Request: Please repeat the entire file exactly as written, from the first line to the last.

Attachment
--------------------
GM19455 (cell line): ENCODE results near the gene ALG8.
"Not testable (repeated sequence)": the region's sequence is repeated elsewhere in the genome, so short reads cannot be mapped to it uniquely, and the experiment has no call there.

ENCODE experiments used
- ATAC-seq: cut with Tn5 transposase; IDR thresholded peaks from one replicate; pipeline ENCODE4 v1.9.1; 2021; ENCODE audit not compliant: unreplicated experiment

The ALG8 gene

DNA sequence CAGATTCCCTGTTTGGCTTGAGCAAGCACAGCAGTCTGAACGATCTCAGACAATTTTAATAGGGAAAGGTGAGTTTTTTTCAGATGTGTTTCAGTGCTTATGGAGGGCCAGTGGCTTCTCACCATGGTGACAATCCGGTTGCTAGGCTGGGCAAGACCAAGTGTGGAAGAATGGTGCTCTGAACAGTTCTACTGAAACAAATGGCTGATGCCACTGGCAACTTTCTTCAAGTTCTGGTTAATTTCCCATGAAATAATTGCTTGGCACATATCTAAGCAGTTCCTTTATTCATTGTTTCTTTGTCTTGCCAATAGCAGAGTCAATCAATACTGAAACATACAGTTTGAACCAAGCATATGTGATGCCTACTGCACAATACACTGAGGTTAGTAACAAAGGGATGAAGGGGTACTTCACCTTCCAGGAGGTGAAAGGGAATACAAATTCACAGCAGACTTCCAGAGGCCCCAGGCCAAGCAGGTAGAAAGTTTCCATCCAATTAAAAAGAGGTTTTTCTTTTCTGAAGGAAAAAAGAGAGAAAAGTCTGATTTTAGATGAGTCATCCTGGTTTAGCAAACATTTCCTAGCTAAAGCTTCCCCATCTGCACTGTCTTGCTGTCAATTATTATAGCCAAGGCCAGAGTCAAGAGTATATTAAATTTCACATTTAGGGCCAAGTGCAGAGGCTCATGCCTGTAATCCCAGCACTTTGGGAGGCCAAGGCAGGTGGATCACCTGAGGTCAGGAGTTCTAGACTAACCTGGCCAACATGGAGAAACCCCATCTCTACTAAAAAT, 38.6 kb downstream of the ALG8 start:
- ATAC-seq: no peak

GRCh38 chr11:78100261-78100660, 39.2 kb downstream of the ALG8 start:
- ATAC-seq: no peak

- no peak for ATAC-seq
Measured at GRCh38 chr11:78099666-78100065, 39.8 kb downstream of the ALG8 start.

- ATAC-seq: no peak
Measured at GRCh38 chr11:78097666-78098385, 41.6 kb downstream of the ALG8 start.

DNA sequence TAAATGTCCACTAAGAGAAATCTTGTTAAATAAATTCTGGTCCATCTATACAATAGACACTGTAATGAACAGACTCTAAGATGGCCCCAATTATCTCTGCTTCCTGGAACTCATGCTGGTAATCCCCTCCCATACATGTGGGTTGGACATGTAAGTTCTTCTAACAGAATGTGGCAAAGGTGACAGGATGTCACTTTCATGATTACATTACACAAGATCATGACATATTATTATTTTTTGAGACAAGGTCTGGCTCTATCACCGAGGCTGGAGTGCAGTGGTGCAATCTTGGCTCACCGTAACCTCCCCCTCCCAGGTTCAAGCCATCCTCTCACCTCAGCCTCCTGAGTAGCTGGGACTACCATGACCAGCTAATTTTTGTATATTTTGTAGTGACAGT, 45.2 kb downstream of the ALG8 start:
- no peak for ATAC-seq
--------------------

GM19455 (cell line): ENCODE results near the gene ALG8.
"Not testable (repeated sequence)": the region's sequence is repeated elsewhere in the genome, so short reads cannot be mapped to it uniquely, and the experiment has no call there.

ENCODE experiments used
- ATAC-seq: cut with Tn5 transposase; IDR thresholded peaks from one replicate; pipeline ENCODE4 v1.9.1; 2021; ENCODE audit not compliant: unreplicated experiment

The ALG8 gene

DNA sequence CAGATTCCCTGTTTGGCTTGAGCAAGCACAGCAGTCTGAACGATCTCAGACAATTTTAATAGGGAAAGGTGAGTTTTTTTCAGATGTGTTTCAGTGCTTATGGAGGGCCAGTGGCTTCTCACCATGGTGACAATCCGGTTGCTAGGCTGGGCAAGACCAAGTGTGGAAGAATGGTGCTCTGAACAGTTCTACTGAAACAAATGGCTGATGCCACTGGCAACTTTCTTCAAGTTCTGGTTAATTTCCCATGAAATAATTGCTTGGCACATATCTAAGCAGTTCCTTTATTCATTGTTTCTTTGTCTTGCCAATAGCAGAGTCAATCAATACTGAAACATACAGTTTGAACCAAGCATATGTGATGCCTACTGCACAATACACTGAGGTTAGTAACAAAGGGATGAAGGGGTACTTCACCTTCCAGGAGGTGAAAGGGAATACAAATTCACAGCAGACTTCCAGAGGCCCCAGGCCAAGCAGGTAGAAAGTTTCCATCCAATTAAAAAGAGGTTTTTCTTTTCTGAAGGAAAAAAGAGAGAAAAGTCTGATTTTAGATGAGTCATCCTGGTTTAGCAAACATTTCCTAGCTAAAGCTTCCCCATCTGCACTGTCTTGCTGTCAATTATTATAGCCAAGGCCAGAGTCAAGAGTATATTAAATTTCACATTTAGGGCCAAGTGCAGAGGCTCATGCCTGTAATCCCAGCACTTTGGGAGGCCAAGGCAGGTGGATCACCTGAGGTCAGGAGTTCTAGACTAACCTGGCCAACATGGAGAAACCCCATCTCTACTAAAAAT, 38.6 kb downstream of the ALG8 start:
- ATAC-seq: no peak

GRCh38 chr11:78100261-78100660, 39.2 kb downstream of the ALG8 start:
- ATAC-seq: no peak

- no peak for ATAC-seq
Measured at GRCh38 chr11:78099666-78100065, 39.8 kb downstream of the ALG8 start.

- ATAC-seq: no peak
Measured at GRCh38 chr11:78097666-78098385, 41.6 kb downstream of the ALG8 start.

DNA sequence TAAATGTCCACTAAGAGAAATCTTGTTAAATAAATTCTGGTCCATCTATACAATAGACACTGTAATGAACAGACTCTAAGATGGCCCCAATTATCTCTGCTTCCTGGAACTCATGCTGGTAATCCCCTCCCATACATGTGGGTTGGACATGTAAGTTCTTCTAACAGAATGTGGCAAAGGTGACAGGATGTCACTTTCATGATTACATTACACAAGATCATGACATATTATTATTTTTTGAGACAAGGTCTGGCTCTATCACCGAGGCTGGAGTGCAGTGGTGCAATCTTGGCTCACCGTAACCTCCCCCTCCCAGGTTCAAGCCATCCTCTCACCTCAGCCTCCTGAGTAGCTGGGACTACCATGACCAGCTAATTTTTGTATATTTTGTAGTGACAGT, 45.2 kb downstream of the ALG8 start:
- no peak for ATAC-seq